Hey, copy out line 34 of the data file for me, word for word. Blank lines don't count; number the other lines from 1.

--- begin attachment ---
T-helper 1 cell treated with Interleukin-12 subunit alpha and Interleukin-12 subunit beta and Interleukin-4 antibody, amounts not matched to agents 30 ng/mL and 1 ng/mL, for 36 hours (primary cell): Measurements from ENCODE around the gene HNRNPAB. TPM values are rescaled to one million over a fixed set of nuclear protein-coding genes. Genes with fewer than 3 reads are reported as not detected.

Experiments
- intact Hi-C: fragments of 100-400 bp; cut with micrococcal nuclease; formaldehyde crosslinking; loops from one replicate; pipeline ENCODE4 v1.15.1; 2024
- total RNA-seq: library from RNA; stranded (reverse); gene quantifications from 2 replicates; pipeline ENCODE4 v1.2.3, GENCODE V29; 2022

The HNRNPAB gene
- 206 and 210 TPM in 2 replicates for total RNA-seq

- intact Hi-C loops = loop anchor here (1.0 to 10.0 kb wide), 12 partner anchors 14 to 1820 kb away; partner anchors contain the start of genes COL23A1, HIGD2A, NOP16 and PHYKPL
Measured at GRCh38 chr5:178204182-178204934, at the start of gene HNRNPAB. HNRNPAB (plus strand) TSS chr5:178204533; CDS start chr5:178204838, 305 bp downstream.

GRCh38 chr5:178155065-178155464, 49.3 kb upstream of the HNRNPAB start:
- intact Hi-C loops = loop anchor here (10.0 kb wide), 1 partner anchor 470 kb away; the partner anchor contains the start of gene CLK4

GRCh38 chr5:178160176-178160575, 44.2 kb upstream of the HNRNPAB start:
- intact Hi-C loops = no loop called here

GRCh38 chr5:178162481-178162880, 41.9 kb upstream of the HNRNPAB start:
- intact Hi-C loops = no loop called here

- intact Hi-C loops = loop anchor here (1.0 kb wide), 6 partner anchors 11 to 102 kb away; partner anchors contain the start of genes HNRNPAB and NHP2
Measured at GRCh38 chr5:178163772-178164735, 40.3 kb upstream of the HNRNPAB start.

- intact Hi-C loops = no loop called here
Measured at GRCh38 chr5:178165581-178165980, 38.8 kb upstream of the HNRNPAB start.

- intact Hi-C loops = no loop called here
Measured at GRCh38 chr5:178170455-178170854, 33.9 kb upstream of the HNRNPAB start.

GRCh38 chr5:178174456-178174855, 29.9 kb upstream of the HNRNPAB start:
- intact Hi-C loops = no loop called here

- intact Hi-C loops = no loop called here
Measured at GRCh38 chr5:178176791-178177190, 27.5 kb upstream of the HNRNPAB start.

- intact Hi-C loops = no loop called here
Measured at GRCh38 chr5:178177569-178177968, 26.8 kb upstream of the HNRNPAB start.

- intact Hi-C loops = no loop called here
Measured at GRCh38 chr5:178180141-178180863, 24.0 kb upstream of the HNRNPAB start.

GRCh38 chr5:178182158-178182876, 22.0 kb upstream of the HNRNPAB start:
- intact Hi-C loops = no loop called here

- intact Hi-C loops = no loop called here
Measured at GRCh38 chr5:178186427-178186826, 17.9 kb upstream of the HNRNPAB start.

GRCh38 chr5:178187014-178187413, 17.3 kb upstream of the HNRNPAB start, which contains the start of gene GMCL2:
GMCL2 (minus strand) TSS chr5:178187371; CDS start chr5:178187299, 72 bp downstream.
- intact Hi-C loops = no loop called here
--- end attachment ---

GMCL2 (minus strand) TSS chr5:178187371; CDS start chr5:178187299, 72 bp downstream.